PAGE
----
“Egypt is positioned in a very critical location in the MENA and Mediterranean regions. It is strategically crucial for realising the EU’s broader foreign policy objectives.”

Migration is another important area of cooperation. According to the declaration, the EU will provide financial support to assist Egypt develop a holistic approach to migration which will include legal migration pathways in line with national competences, mobility schemes such as the Talent Partnerships, tackling the root causes of irregular migration, combating the smuggling of migrants and trafficking in persons, strengthening border management and ensuring dignified and sustainable return and reintegration programmes. The EU and Egypt will also continue to cooperate to support Egypt’s efforts in hosting refugees and both sides are committed to the protection of the rights of migrants and refugees.

Migration is of utmost importance to the EU, according to Bayoumi. Due to the unrest on the Egyptian borders, there is a flow of refugees to Egypt and the EU is keen not to see the problem exported to Europe. Egypt currently hosts nine million migrants.

Bayoumi wants to see Egyptian negotiators become more assertive on the migration level.” Instead of preventing illegal migration to Europe, Europe should act to stop the migration of European Jews to the occupied territories,” he says.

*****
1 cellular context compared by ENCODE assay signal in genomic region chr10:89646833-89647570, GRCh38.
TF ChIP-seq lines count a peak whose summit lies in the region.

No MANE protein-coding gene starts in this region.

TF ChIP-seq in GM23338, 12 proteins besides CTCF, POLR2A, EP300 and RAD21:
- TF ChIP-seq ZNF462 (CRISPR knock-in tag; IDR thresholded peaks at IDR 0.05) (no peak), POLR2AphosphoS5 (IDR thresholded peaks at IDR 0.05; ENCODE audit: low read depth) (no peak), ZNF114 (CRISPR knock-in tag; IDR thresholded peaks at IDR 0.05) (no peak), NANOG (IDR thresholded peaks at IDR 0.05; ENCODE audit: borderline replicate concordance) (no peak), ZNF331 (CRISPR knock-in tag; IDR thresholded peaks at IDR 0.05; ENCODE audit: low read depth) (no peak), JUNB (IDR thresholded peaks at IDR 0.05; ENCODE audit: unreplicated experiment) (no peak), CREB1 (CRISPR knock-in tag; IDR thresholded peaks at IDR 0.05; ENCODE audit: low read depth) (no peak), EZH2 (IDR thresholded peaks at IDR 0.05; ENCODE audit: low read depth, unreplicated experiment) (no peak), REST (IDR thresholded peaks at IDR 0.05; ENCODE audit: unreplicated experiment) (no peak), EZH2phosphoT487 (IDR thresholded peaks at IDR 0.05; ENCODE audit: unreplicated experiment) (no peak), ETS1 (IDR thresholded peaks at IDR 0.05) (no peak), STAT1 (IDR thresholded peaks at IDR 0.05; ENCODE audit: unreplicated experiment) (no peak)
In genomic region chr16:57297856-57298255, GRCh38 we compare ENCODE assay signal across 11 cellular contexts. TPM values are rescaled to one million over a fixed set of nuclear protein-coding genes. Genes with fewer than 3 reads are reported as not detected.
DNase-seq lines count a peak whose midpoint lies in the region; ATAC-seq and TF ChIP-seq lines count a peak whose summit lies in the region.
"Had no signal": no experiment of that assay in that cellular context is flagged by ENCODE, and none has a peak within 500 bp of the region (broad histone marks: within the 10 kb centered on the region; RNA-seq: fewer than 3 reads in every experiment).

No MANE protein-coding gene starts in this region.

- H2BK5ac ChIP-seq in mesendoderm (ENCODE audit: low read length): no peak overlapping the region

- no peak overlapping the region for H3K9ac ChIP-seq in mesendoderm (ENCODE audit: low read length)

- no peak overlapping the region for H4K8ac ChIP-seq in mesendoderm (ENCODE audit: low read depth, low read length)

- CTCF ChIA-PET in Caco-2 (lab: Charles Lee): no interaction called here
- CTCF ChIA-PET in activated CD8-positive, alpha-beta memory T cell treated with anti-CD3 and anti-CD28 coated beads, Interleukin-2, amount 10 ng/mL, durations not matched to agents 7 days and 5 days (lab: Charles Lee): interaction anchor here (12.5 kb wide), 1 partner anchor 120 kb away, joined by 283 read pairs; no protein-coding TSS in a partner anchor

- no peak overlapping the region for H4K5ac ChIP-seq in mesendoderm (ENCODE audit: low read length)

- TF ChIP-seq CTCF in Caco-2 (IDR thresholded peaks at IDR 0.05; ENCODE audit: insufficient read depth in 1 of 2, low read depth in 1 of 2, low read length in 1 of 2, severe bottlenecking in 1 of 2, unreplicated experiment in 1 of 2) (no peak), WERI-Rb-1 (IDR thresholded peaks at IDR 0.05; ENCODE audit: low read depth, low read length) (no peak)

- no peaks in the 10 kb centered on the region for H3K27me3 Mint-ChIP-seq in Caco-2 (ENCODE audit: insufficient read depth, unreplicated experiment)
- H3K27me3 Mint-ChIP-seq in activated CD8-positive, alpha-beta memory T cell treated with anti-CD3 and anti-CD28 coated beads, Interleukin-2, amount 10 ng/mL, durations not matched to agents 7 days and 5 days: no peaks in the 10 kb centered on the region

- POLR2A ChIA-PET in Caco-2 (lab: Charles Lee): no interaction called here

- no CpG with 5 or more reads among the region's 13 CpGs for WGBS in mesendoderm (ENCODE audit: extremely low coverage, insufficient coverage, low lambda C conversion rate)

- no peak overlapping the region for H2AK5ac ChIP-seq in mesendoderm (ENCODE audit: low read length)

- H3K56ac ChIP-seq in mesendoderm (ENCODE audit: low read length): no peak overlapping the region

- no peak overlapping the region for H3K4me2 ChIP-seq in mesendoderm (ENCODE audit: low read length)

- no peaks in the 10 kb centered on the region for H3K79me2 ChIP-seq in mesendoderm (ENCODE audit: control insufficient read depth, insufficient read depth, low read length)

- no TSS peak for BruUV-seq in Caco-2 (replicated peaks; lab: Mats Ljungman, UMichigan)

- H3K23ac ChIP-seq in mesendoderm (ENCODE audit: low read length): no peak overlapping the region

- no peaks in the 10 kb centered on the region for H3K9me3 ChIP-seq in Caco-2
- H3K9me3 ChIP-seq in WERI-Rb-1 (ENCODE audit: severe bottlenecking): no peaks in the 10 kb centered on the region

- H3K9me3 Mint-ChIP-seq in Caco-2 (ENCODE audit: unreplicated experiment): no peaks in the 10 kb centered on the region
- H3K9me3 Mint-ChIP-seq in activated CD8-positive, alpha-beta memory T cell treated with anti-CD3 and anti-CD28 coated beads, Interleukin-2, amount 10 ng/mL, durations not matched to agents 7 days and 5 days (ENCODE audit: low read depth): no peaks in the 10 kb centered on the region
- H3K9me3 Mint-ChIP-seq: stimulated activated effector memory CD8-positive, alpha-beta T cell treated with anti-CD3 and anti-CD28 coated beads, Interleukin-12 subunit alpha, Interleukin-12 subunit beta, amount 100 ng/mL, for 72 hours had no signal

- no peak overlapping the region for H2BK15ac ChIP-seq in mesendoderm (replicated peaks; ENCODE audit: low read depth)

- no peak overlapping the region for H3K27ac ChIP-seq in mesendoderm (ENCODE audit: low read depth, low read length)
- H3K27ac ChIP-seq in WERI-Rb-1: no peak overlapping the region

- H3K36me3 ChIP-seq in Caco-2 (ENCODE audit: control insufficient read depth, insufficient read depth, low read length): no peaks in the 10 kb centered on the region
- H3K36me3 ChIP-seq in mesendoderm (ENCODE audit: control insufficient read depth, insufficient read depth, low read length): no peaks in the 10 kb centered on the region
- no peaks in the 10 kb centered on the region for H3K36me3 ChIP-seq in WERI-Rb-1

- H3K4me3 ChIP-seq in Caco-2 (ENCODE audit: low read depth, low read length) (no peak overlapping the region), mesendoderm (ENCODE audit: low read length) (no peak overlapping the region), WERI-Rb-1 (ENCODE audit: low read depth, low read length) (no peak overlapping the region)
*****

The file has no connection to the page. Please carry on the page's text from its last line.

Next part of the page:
According to the agreement’s joint declaration, the EU is firmly committed to enhancing cooperation across the fields of renewable energy and renewable hydrogen, advanced industrialisation, agriculture, food security, connectivity and digitalisation, water security, and water management. They are areas that are expected to attract up to five billion euros of European investments supported by guarantees under the European Fund for Sustainable Development and Economic Investment Plan.

Energy is a key area of cooperation between the two sides. The EU Commission president pointed out that Gregy electric interconnector project which connects Egypt to Greece is central to Europe’s energy security. The project involves transporting green energy from Egypt to Greece, via a submarine electricity cable, from where it will be distributed across the EU.

“Egypt has all the resources to become a renewables hub, in particular when it comes to renewable hydrogen,” said Von der Leyen.

“You are keen to attract foreign investment, we have investors interested in Egypt and we have a memorandum of understanding on this. So let us press ahead with the work in this area.”

Through the package, the EU seeks to bring stability to the Egyptian economy, enhance investors’ confidence and foster sustainable growth, says El-Sayed. Investments in key sectors, including renewable energy, digitalization, and infrastructure development are expected to stimulate economic activity, create job opportunities and ultimately drive sustainable growth and development. According to Al-Sayed, the initiatives and projects supporting human capital development, education, and research collaboration are poised to enhance Egypt’s competitiveness and capacity for innovation, positioning the country for sustained growth and strengthening resilience against any future challenges.

As part of the agreement, the EU is committed to support technical and vocational education and training as well as cooperation on research and innovation, helping Egypt match skills with labour market needs.

Additional reporting Sherine Abdel-Razek

 


* A version of this article appears in print in the 14 March, 2024 edition of Al-Ahram Weekly